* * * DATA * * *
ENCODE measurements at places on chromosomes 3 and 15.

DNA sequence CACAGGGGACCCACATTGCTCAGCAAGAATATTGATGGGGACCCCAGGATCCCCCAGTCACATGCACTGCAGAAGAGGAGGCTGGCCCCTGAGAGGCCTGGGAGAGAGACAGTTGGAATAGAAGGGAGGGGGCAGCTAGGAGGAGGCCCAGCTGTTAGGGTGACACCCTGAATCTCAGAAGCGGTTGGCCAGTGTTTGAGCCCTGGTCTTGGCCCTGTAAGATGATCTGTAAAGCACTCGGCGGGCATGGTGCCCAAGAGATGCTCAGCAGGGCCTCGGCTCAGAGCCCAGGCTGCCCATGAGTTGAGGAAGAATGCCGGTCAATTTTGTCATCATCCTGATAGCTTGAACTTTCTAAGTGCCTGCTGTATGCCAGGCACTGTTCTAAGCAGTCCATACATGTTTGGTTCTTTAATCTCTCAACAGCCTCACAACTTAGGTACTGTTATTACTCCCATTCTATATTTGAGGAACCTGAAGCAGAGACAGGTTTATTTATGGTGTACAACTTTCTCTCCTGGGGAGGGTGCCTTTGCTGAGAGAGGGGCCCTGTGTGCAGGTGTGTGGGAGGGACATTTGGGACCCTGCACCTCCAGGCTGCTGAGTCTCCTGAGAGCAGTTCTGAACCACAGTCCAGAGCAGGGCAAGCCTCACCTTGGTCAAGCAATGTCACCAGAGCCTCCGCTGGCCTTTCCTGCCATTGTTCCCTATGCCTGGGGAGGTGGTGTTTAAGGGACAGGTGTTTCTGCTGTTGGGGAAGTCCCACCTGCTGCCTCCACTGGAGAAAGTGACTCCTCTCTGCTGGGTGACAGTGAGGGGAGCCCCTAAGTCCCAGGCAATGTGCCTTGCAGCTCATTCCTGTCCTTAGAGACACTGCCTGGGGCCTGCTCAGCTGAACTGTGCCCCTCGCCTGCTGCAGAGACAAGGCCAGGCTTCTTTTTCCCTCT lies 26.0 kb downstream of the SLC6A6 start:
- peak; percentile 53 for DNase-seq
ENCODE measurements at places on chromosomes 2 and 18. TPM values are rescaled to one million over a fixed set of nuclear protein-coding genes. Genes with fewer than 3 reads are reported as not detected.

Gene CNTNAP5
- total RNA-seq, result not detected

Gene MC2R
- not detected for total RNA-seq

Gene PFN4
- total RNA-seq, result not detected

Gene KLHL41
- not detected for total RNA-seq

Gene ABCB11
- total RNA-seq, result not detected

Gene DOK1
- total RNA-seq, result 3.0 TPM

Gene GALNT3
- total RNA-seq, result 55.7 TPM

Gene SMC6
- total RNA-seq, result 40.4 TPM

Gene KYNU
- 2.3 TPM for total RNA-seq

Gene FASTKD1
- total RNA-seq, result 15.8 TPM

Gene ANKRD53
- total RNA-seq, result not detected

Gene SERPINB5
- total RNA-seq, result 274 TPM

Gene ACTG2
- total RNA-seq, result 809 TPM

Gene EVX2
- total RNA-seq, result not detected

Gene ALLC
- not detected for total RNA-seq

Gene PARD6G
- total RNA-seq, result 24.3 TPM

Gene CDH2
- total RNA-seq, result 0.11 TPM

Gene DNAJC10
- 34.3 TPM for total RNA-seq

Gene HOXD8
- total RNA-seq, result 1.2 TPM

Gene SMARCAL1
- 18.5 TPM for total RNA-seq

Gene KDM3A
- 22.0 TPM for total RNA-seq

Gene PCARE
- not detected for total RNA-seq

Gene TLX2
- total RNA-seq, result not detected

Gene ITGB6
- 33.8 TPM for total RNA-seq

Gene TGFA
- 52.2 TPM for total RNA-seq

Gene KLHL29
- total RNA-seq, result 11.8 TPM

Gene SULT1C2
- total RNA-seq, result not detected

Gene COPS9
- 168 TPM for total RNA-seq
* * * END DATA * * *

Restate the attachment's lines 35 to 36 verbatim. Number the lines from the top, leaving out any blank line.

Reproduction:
Gene PARD6G
- total RNA-seq, result 24.3 TPM